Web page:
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I've just finished writing a WordPress plugin implementing shortcode tag based autocompletion based on values retrieved from a database given an id set on a cookie.

The plugin has a variety of combinations of possible scenarios, based on parameters such as:

whether or not to display matched fields

whether to limit (matched or not) fields to be displayed to a certain maximum

whether to show a particular set of fields under any circumstances, if matched

As simple as it seems it's giving me a considerable headache (and taking a considerable amount of time) to test all scenarios after every revision. My contractor is also a little pissed off of the constant regressions and missed bugs he is finding on my code as the project gets bigger.

So, my question is quite simple: What would be the best approach for designing PHP unit tests for a plugin implementing shortcode tags in WordPress?

My best idea is to write a set of posts containing the test cases and use file_get_contents($posturl) to compare the expected content output with the actual output but there has to be a better way. Any ideas?

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  • If you haven't studied up on WordPress's own unit testing tools and how to use them with plugins, I'd recommend that you do that. Here's a tutorial I wrote, to get you started: codesymphony.co/writing-wordpress-plugin-unit-tests
    – J.D.
    Jan 15, 2014 at 13:47
  • Wow, that was remarkably useful! Very nice article, just what I needed. Thanks a lot for putting me into the right track. Can you write your comment as an answer so I can accept it?
    – NotGaeL
    Jan 16, 2014 at 9:00
  • I've added an answer. :-)
    – J.D.
    Jan 16, 2014 at 13:40

2 Answers 2

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If you haven't studied up on WordPress's own unit testing tools and how to use them with plugins, I'd recommend that you do that. Here's a tutorial I wrote, to get you started: http://codesymphony.co/writing-wordpress-plugin-unit-test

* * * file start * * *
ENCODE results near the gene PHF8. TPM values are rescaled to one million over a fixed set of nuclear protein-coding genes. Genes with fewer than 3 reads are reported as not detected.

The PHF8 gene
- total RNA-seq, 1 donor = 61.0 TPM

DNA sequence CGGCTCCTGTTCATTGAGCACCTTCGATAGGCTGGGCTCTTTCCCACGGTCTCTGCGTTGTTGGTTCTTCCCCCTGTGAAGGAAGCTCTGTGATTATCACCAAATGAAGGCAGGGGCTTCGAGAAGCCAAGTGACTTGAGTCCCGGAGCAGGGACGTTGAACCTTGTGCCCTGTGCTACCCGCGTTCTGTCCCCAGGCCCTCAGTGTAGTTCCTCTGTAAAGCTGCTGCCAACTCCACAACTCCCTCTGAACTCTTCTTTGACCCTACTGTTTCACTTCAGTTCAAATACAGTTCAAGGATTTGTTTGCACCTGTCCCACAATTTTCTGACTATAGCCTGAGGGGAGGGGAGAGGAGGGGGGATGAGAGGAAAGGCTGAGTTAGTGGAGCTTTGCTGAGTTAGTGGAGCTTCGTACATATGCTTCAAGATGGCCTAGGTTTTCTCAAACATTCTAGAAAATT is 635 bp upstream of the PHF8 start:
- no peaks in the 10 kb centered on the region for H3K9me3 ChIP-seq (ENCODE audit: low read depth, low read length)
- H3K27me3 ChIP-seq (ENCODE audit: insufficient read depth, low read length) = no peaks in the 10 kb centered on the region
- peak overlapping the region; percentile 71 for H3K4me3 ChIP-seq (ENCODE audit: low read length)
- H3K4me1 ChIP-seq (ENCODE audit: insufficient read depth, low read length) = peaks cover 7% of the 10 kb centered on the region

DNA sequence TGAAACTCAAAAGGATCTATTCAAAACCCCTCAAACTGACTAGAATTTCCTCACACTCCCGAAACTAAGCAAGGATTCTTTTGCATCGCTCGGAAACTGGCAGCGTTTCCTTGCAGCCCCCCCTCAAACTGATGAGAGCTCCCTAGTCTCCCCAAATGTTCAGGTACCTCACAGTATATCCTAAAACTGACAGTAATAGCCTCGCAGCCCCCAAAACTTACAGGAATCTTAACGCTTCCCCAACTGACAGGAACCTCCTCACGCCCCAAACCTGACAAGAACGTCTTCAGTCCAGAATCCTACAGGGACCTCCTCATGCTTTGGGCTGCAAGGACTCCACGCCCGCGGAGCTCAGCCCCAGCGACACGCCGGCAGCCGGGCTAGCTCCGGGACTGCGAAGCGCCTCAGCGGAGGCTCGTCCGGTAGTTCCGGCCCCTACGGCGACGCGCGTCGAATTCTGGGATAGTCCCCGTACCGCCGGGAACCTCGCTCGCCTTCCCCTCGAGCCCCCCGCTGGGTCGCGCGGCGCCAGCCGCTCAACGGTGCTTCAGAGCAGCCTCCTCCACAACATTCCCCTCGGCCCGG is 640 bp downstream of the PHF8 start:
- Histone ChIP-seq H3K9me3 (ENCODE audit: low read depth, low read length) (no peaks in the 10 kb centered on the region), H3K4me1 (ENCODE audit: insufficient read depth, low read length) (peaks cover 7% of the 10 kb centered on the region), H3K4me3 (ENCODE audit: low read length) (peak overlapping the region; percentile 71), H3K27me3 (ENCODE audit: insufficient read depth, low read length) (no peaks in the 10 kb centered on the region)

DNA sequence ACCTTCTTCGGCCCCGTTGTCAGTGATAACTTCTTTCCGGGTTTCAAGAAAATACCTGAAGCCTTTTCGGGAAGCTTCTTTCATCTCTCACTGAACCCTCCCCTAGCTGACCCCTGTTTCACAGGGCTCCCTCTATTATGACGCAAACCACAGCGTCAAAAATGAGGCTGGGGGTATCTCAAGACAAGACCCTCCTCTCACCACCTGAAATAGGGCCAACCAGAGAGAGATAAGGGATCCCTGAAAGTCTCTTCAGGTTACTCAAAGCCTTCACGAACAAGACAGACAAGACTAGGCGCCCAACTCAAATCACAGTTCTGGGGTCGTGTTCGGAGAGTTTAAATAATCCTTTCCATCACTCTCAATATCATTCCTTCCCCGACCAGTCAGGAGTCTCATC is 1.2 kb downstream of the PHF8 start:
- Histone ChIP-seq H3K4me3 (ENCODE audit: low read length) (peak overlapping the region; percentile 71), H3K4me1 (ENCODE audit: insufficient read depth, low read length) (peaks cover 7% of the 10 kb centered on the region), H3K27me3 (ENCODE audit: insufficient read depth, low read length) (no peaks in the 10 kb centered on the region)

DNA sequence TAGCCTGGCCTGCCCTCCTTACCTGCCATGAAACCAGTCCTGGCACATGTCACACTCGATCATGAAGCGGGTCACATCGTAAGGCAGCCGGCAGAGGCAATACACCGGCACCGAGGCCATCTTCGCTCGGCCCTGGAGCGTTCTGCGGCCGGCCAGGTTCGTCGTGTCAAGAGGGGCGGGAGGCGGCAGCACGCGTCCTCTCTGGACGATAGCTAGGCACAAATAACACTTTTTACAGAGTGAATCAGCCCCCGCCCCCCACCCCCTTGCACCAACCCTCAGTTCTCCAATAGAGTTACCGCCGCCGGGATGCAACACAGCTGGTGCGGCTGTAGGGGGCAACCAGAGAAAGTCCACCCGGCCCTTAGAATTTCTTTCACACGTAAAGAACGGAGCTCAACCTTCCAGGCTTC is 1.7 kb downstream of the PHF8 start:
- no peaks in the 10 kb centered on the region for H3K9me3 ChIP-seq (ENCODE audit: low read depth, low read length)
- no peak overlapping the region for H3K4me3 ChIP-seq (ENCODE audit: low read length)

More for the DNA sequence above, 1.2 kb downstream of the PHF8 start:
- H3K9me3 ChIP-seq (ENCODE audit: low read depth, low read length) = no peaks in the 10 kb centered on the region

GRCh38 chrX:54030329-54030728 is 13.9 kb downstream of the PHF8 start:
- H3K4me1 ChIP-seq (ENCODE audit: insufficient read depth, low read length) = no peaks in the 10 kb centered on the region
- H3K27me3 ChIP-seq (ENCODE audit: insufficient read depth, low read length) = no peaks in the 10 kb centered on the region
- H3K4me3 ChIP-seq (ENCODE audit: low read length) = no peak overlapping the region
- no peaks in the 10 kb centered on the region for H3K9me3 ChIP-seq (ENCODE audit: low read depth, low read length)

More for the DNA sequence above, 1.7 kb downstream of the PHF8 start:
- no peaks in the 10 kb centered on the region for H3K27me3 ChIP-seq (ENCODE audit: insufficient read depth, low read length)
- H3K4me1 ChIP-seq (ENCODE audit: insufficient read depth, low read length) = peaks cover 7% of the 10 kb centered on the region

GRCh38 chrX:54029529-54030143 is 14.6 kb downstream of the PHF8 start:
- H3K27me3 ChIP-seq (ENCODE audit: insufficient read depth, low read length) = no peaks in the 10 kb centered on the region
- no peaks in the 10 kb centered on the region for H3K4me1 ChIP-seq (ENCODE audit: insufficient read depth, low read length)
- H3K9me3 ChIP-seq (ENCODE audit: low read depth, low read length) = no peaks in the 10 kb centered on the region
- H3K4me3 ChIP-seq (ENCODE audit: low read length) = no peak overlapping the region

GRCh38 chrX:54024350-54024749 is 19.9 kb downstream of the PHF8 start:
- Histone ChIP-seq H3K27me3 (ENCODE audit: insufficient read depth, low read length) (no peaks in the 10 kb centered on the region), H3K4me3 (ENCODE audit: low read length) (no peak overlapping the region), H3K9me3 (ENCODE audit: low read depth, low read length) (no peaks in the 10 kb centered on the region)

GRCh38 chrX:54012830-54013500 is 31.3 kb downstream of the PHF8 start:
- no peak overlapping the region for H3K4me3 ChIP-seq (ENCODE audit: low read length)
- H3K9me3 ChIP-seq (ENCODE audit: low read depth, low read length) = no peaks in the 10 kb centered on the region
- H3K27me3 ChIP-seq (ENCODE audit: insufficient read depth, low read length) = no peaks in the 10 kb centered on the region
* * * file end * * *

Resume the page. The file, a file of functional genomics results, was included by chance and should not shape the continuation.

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  • You mention in your tutorial that after requiring TEST_PLUGIN_FILE, the plugin needs to be installed. My question is how do you install it? Is it as simple as updating the active_plugins option? Feb 17, 2016 at 18:06
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    @henrywright That depends on the plugin. By install I mean do whatever it does when the activation hook is called (create database tables, add default options, etc.). You don't actually have to modify the active plugins option, since you are loading the plugin manually. But you could call activate_plugin( $your_plugin ) to call your plugin's activation hook, update the option, etc. If you do it that way though, WordPress will verify that your plugin is in the plugins directory, so you'll have to have a symlink of it there. I usually just call the install function for my plugin manually.
    – J.D.
    Feb 17, 2016 at 21:32
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I wrote a tutorial on setting up a PHPUnit Test fixture for Wordpress plugin development. Have a look at http://mdwpmerchant.com.au/building-testable-phpunit-wordpress-plugin/

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    A link-only answer is one of the worst in all cases. Please enrich your answer with breif and then add a link for additional details. Jan 28, 2014 at 0:55

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